THE seasons of the year in South Eastern Australia are different from the traditional four seasons of Europe.
Tim Entwisle* argues a strong case for five seasons in South Eastern Australia.
Early spring [“Sprinter”] is when the bushland bursts into flower.
Hardenbergia violacea [False Sarsparilla or Native Lilac] naturally occurs in a variety of forms in NSW, Victoria, Qld, Tasmania and SA.
It has glossy green foliage, and bursts into a glory of cascading purple pea-flowers from August to September.
Bushland ‘wildflower’ forms have evolved by selection and breeding to produce trailing forms, suitable for covering an embankment, climbing forms for a trellis or archway, and upright bushy forms.
A dwarf form, H. violacea “Mini HaHa” makes a striking tub plant.
Flower colours range from the more common purple of the popular cultivar Hardenbergia v. “Happy Wanderer”, through lilac to lolly and pale pink and white.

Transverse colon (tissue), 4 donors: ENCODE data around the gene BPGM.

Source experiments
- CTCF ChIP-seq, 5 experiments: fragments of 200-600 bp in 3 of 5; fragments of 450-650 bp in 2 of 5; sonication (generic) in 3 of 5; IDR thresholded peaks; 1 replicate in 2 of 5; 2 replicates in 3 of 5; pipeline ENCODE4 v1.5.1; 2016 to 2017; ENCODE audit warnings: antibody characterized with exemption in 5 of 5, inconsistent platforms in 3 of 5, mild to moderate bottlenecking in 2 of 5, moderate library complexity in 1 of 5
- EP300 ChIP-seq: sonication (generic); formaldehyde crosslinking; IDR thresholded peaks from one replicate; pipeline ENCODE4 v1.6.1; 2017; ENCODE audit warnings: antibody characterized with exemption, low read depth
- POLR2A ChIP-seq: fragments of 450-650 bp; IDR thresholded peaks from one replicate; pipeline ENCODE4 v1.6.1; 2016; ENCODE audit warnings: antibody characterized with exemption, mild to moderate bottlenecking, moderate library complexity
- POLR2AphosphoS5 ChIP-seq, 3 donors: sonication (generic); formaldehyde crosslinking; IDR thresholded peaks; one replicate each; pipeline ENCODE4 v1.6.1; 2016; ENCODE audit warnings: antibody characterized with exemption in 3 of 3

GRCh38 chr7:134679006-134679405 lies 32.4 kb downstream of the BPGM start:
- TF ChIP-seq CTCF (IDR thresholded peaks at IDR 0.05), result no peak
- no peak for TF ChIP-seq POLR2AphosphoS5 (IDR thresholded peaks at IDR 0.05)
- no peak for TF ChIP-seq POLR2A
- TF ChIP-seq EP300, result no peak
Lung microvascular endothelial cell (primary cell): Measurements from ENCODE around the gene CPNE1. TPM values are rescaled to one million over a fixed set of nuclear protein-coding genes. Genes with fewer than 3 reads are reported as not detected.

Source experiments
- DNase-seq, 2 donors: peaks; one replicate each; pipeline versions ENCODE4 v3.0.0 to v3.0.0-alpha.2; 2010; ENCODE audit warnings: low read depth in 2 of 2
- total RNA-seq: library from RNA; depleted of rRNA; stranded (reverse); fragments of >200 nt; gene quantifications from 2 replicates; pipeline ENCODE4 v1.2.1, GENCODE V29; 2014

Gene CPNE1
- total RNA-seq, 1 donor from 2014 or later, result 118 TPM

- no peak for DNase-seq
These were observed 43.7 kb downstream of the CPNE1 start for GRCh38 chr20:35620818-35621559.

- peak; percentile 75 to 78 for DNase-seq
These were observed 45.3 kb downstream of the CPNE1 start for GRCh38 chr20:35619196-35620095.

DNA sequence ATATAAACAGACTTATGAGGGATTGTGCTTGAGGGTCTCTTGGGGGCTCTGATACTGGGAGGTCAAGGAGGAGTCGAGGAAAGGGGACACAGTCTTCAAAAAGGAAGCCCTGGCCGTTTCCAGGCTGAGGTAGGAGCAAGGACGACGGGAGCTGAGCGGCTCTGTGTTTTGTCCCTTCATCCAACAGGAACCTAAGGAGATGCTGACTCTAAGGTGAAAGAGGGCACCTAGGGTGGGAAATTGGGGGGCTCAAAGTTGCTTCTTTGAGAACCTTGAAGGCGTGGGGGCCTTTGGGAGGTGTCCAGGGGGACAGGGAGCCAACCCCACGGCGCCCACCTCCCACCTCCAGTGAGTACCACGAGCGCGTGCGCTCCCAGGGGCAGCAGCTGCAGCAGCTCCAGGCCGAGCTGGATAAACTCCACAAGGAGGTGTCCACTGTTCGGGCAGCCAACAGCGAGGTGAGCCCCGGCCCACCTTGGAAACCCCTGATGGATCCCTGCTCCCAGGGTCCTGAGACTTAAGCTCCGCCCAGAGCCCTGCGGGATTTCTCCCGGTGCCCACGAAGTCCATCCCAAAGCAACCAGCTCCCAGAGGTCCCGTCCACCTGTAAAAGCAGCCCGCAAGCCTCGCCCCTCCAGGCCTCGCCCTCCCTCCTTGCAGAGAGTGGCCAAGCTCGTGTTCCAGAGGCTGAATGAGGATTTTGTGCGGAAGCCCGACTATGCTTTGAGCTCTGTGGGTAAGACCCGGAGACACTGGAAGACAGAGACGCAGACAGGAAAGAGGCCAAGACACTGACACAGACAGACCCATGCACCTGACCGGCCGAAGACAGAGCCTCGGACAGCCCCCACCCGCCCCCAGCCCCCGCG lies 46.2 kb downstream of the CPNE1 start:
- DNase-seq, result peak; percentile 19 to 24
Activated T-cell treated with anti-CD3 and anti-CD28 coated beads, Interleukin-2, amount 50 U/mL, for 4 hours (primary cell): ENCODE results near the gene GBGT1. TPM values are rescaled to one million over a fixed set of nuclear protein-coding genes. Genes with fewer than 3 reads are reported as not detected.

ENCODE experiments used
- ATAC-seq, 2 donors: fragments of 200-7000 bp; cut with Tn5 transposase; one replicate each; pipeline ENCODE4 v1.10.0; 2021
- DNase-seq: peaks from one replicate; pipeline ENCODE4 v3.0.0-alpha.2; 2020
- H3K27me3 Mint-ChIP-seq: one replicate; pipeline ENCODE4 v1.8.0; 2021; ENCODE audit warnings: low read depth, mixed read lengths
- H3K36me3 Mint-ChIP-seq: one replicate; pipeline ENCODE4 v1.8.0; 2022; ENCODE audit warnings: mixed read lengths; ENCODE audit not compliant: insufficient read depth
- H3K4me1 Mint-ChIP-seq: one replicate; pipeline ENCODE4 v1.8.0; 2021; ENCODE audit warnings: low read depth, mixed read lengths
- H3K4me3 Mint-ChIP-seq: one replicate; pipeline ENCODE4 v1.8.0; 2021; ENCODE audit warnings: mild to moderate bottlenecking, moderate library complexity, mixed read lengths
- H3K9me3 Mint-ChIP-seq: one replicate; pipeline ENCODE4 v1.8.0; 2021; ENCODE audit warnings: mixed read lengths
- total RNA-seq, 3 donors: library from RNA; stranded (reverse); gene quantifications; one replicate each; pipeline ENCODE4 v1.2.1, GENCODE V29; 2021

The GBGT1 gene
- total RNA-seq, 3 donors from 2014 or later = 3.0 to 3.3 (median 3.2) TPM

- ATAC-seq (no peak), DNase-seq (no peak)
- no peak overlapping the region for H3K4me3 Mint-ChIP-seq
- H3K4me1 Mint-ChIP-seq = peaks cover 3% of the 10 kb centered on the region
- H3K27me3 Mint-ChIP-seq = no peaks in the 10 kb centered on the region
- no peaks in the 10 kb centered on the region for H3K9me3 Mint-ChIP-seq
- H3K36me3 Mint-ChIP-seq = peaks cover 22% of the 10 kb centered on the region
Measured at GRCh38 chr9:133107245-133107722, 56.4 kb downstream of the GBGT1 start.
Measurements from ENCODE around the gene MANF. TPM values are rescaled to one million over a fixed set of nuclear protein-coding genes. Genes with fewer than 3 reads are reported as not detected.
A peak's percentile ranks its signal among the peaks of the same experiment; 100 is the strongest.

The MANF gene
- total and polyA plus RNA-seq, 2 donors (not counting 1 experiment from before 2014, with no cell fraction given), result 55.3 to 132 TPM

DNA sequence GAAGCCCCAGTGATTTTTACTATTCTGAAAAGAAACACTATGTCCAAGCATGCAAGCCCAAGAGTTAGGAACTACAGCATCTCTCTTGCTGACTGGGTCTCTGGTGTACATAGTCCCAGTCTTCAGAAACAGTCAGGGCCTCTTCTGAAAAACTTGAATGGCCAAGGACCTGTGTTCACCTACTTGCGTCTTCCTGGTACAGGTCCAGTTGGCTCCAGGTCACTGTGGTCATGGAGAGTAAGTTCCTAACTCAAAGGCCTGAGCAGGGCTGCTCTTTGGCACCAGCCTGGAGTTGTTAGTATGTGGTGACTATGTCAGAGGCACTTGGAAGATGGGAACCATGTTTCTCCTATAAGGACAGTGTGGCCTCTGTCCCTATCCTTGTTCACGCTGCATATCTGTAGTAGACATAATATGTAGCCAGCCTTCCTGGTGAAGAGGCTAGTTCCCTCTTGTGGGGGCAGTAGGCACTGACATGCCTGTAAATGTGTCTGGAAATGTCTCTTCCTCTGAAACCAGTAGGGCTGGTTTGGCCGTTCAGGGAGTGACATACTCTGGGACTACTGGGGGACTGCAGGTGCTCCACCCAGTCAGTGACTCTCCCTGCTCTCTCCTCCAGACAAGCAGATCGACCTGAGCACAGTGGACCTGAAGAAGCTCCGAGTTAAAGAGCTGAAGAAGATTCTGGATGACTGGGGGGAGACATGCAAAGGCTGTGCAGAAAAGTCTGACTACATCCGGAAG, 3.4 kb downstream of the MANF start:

H. comptoniana originates from Western Australia’s southwest.
This vigorous climber with glossy, dark green trifoliate leaves bears paler lilac flowers in September. It can be burnt back by severe frost, but recovers well.
There is also a white flowering form of H. comptoniana with a green ‘eye’.
Hardenbergias grow well in sun to part shade, and all prefer well-drained soil.
Plants may be propagated from seed or cuttings.
Cutting-grown plants will come true to form. They can also be easily grown from scarified seed.
Place the seed in a cup and pour on boiling water.
Leave to cool for 24 hours, select the seeds that have swollen, and plant in a good seed-raising mix. Keep moist, but not too wet.
Seed-grown plants may not be identical in form or flower colour to the parent plant.
Once established, Hardenbergias are drought tolerant, are long-lived and generally pest-free.
To control shape and retain vigour, prune after flowering.
*For more information on Entwisle’s book on the five seasons of South-Eastern Australia, check out www.abc.net.au/radionational/programs/ockhamsrazor/sprinter-and-sprummer/5705564
PURPLE REIGN: Hardenbergia comptoniana.